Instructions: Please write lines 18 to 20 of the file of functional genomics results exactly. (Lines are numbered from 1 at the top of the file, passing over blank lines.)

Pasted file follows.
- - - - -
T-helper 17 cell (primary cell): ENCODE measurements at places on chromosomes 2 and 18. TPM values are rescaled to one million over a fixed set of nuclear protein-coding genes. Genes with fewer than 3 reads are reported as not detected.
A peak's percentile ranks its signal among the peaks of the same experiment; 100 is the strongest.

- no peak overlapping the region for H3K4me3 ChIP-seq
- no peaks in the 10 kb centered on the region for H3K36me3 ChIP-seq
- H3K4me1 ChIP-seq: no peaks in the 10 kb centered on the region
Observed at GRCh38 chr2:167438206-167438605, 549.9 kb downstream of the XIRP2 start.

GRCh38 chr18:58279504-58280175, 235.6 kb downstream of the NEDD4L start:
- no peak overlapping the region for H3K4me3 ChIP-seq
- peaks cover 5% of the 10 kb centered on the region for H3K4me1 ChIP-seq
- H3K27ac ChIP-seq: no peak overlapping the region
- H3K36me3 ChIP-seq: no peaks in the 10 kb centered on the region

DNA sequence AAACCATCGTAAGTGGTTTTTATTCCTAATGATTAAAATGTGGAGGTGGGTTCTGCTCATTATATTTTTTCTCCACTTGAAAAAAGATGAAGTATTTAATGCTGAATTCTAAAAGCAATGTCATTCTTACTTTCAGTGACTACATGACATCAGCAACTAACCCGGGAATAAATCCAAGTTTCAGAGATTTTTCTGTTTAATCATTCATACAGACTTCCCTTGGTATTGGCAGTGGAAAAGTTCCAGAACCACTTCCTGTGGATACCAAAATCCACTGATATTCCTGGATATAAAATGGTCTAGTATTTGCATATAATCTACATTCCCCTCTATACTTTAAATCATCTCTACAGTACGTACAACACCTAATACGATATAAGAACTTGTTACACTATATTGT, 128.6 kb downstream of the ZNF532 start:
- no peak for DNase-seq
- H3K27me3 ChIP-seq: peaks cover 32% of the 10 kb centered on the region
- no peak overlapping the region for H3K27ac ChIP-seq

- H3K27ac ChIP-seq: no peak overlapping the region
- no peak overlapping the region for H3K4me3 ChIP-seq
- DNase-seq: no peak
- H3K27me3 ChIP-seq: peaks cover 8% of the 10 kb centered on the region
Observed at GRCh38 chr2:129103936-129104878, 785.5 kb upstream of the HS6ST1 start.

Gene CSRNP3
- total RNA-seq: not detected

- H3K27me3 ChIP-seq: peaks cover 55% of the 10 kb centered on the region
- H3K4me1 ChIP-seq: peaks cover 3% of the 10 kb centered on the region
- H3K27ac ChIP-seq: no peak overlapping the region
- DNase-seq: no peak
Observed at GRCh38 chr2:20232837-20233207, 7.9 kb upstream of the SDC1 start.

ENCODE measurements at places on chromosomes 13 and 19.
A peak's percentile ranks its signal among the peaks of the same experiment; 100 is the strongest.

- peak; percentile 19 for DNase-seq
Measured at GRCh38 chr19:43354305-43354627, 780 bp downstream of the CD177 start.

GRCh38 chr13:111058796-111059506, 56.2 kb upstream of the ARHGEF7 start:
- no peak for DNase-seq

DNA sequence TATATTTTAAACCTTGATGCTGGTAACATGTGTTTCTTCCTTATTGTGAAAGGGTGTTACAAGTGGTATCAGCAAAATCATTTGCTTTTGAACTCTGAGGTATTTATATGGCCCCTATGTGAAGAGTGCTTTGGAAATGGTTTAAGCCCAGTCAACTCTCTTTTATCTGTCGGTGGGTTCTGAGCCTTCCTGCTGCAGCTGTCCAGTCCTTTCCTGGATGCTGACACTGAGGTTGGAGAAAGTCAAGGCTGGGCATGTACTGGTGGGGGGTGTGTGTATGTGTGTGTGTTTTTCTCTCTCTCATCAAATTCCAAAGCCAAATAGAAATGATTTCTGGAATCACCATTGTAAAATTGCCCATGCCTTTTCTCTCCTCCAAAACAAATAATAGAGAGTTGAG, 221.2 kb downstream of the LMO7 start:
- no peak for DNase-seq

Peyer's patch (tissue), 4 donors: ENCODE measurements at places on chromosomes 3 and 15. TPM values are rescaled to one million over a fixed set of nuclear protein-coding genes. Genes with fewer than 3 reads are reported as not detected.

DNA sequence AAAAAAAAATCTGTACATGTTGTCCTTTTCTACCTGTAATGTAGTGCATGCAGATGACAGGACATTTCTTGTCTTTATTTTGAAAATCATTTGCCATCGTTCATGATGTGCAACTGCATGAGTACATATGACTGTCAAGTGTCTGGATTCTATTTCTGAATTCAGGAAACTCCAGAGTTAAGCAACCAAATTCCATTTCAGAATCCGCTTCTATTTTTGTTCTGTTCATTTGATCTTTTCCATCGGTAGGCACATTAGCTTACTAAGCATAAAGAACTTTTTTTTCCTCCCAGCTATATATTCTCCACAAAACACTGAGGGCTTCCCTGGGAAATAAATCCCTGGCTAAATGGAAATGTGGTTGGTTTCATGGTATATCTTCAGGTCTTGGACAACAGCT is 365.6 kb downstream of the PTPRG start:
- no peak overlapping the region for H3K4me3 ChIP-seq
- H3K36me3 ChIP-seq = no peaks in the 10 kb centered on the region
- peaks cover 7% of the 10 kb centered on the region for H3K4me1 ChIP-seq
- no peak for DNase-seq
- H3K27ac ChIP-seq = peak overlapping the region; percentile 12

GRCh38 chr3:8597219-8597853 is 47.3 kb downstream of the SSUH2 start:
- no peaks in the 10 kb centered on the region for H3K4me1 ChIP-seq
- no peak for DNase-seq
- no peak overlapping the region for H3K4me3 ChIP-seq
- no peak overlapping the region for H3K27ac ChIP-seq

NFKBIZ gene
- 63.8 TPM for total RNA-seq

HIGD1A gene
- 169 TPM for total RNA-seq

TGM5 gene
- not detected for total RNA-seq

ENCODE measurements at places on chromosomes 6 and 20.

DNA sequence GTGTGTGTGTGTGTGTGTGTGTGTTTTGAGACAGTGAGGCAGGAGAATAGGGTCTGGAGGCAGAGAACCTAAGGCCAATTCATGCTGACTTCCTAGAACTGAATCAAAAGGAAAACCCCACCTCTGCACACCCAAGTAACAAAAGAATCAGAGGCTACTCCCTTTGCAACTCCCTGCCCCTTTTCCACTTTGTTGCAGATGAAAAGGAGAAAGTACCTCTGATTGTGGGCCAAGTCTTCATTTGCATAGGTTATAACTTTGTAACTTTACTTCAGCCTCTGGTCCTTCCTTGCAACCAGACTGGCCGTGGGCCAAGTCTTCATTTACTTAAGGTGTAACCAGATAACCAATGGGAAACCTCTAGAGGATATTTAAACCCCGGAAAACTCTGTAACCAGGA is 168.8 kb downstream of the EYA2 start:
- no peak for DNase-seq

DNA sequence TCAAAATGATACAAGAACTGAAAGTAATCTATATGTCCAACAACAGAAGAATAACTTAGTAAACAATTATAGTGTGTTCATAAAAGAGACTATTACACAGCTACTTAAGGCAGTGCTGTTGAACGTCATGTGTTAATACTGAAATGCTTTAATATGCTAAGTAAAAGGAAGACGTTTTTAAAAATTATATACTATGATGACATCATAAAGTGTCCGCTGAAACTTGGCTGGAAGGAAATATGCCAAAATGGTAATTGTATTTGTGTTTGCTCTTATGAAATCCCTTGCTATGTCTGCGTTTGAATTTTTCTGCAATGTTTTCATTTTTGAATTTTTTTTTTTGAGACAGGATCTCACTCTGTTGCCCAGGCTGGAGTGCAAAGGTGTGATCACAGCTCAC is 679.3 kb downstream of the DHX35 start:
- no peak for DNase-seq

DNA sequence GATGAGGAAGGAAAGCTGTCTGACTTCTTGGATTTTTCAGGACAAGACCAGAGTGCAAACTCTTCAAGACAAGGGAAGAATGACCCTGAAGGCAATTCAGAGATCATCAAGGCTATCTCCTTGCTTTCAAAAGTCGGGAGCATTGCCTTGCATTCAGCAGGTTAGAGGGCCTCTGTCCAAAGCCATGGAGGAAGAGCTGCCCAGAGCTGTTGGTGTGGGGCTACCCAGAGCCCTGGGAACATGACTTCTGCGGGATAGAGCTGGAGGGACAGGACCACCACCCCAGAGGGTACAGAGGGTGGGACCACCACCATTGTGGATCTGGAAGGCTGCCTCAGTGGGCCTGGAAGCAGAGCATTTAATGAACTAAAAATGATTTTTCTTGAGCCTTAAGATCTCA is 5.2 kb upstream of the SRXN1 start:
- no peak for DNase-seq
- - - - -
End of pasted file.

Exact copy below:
- DNase-seq: no peak
- H3K27me3 ChIP-seq: peaks cover 8% of the 10 kb centered on the region
Observed at GRCh38 chr2:129103936-129104878, 785.5 kb upstream of the HS6ST1 start.